I regularly visit a Kurdish woman whose family members suffer from post-traumatic stress, physical disability, and autism — all of which have made adapting here exceptionally burdensome. She needs help often. The help she needs is rarely convenient, but it enables me to show her something true about God. When she inevitably apologizes after I’ve driven her to the hospital, attended her son’s special-education Individualized Education Program (IEP) meeting, or helped her make phone calls, I always remind her, “God sees you, and he cares for you.”
“God used war and terrorism to bring unreached people to our doorsteps.”
Sisters, whether we work outside the home or not, we can serve refugee women in many ways. We can bring them along grocery shopping and help them redeem the WIC checks that they don’t know how to read. We can keep them company during lonely evenings while their husbands work night shifts. We can deliver meals when they’re sick, soothe crying babies while they have appointments, and practice English over tea.
We don’t do these things just to be nice neighbors. We do them so that when they see our good works, they would turn and give glory to our Father (Matthew 5:16). Good works are always intended to point to our good God.
Speak the Gospel
God desires that all would be saved. Just as he orchestrated Paul’s imprisonment to spread the gospel among the imperial guard (Philippians 1:12–13) and persecution to scatter proclaimers of the good news (Acts 8:1–8), he has used war and terrorism to bring unreached people to our doorsteps. I know women from countries where less than two percent of the population knows Christ, and where missionaries have suffered and died to share the gospel. And now, our sovereign God has brought them just a short drive away from those who have very good news to share.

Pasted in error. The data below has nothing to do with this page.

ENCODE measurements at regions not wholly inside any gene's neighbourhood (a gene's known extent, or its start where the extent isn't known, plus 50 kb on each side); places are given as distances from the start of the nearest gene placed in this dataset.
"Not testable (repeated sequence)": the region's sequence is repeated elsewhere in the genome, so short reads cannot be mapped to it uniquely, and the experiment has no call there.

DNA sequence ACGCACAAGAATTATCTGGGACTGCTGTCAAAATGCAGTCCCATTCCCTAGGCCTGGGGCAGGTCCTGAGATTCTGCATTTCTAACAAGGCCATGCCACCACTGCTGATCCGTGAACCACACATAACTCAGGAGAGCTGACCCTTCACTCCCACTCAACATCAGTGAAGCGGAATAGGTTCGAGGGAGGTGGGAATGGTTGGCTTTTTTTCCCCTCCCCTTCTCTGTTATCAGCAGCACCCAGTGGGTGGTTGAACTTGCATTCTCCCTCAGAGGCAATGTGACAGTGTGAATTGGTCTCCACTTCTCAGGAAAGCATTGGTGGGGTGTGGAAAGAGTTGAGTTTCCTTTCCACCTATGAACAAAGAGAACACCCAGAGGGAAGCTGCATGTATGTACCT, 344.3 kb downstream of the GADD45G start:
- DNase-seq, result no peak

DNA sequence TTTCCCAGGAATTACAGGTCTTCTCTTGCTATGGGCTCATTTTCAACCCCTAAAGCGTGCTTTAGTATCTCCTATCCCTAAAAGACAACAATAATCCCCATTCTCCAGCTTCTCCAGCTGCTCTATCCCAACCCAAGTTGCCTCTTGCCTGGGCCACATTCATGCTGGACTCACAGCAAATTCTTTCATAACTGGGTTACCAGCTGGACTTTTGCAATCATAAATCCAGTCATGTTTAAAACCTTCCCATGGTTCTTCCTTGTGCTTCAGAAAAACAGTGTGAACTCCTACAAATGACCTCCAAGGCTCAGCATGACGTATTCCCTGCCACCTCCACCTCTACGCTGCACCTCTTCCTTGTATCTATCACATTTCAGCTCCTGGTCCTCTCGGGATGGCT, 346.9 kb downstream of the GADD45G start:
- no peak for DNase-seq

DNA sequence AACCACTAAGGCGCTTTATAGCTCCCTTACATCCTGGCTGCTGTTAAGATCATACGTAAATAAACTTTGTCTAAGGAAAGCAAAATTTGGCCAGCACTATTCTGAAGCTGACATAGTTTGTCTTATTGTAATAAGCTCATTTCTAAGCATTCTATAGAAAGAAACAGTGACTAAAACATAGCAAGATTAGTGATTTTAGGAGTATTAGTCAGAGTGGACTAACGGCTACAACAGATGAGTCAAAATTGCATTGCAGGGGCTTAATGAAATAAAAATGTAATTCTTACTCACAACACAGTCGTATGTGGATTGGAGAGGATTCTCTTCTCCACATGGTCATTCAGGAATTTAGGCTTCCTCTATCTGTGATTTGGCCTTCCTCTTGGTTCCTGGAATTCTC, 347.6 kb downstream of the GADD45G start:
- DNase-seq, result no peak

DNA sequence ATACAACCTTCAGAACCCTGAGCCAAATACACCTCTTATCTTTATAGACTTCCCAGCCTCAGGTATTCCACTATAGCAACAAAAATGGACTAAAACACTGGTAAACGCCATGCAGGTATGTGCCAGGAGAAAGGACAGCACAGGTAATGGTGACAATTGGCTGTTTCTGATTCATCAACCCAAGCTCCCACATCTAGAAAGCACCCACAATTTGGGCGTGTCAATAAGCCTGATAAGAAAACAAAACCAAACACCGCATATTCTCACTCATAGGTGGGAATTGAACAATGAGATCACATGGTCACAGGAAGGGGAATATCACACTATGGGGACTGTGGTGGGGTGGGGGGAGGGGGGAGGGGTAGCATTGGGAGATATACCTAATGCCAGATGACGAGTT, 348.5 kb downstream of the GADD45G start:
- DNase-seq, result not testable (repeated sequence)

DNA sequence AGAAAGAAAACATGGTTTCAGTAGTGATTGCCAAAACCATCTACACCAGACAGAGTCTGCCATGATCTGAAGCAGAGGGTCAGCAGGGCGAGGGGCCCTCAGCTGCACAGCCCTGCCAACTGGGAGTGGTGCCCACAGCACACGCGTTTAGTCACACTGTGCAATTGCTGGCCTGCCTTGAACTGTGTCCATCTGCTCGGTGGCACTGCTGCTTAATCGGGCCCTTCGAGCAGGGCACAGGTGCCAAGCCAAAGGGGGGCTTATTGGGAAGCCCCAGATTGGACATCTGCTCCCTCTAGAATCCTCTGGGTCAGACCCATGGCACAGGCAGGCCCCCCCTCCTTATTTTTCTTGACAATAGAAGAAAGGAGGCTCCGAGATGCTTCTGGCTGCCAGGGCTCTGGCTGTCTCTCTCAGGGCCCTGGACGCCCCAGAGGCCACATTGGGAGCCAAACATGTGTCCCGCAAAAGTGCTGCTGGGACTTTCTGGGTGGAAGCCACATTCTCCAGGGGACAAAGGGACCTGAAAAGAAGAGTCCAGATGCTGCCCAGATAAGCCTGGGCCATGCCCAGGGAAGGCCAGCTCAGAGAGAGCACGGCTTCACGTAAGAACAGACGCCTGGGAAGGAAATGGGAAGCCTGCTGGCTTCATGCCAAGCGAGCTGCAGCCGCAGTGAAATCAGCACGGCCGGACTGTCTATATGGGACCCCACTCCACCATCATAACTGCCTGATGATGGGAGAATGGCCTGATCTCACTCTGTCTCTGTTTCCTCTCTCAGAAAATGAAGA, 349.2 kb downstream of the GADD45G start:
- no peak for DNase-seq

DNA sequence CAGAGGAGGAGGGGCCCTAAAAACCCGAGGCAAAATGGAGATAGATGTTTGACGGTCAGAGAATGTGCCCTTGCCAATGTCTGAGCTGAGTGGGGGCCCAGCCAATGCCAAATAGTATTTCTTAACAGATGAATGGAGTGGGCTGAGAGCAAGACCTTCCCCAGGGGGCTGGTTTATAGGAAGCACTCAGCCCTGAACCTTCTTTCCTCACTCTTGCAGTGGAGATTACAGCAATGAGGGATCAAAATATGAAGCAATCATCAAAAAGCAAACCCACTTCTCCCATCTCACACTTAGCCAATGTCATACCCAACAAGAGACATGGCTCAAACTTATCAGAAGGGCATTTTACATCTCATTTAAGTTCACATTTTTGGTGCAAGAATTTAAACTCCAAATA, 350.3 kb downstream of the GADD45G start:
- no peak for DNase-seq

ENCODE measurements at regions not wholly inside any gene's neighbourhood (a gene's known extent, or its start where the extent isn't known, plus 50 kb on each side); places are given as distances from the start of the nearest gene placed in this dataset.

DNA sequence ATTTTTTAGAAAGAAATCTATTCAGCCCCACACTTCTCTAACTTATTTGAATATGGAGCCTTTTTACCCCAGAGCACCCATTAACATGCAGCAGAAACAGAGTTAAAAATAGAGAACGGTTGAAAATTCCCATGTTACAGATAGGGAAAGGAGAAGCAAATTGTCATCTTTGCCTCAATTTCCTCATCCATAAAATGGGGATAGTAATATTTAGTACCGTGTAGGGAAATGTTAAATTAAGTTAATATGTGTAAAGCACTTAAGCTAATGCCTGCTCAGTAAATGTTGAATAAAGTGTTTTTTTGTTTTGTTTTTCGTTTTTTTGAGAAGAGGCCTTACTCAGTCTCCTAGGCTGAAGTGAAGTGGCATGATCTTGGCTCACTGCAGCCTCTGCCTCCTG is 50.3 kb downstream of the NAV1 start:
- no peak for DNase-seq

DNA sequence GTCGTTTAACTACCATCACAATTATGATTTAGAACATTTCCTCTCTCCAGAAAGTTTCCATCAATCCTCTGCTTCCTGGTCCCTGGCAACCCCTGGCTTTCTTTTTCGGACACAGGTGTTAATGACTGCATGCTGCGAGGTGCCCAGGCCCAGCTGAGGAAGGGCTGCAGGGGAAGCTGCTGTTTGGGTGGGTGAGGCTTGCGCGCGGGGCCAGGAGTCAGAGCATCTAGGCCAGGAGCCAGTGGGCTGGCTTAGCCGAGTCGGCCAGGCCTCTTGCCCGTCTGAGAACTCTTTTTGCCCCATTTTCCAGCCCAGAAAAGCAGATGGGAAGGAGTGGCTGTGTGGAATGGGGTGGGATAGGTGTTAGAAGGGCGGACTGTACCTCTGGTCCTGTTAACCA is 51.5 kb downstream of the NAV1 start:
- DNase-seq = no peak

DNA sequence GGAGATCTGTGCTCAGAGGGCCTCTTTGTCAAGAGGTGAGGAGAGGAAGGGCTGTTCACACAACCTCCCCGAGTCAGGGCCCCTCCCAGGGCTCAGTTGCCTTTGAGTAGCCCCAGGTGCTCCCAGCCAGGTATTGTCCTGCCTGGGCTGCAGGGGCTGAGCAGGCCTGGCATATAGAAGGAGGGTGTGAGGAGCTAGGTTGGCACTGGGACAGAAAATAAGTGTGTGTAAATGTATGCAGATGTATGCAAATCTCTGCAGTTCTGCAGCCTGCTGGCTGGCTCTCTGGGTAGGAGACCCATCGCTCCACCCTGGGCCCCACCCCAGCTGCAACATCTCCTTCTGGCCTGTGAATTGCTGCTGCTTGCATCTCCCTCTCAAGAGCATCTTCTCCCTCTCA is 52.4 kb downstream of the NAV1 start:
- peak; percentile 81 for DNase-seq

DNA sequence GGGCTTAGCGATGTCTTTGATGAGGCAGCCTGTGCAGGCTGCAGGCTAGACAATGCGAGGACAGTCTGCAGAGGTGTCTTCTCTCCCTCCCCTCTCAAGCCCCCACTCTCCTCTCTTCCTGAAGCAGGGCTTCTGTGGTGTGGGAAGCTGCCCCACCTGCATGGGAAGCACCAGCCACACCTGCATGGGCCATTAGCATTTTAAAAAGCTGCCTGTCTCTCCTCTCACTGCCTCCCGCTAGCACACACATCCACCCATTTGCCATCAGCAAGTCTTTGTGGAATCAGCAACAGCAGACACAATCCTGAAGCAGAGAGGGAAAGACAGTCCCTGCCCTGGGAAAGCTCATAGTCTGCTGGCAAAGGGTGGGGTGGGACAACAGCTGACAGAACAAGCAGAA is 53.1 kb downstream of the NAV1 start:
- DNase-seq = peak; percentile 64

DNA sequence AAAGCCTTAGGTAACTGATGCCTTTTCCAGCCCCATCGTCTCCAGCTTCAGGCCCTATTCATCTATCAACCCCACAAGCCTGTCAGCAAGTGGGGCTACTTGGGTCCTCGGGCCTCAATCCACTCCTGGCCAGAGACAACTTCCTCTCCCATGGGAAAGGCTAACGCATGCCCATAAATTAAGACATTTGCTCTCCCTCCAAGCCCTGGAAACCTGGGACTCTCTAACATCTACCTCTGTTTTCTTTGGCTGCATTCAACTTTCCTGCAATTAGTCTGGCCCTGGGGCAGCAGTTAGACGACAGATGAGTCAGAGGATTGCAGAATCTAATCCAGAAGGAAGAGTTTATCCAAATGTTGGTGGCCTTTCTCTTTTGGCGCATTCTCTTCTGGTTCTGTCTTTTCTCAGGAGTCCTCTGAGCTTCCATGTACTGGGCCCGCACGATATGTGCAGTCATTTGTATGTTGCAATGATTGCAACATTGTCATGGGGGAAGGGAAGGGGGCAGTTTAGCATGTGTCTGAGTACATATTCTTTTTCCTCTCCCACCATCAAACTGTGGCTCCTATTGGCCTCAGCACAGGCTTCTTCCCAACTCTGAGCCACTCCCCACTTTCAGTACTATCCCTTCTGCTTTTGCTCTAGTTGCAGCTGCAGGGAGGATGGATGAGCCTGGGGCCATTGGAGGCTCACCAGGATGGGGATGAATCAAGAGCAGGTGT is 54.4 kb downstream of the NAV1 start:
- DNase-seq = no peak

Of course, language barriers make our sharing difficult. Though our neighbors’ conversational English might be fluent, words like sin, salvation, and Savior often aren’t familiar. We need wisdom from the Holy Spirit to simplify the language of the gospel while remaining faithful to its message. This is why building friendship is vital: as we keep a vision for the long haul, we sow seeds wherever possible as we endeavor to proclaim the excellencies of Christ.
The Savior Our Neighbors Need
My Kurdish friends attended church with us a couple times. Neither the worship songs nor the preaching made sense. Yet it was not useless. They have repeatedly told me, “We are Muslim, but we like you Christians very much. You and your church are so good to us.” Christian welcome is tilling the soil so that words can eventually take root.
“Sisters, God has opened the door for us to reach the nations in our neighborhoods.”
And God’s word will take root. It may not do so for every person or according to our timeline, but God will ensure that his word will not return to him void (Isaiah 55:10–11). The gospel is the power of God for salvation to everyone who believes; we have only to unleash it (Romans 1:16).
We may not be able to end wars or stop persecution, but we can care for those who have suffered from these evils. We may not be able to raise the ceiling that allows refugees into our country, but we can welcome those already here into our homes. Christians may have different political perspectives about the refugee crisis, but we all share the same Savior — the same one our refugee neighbors desperately need to meet.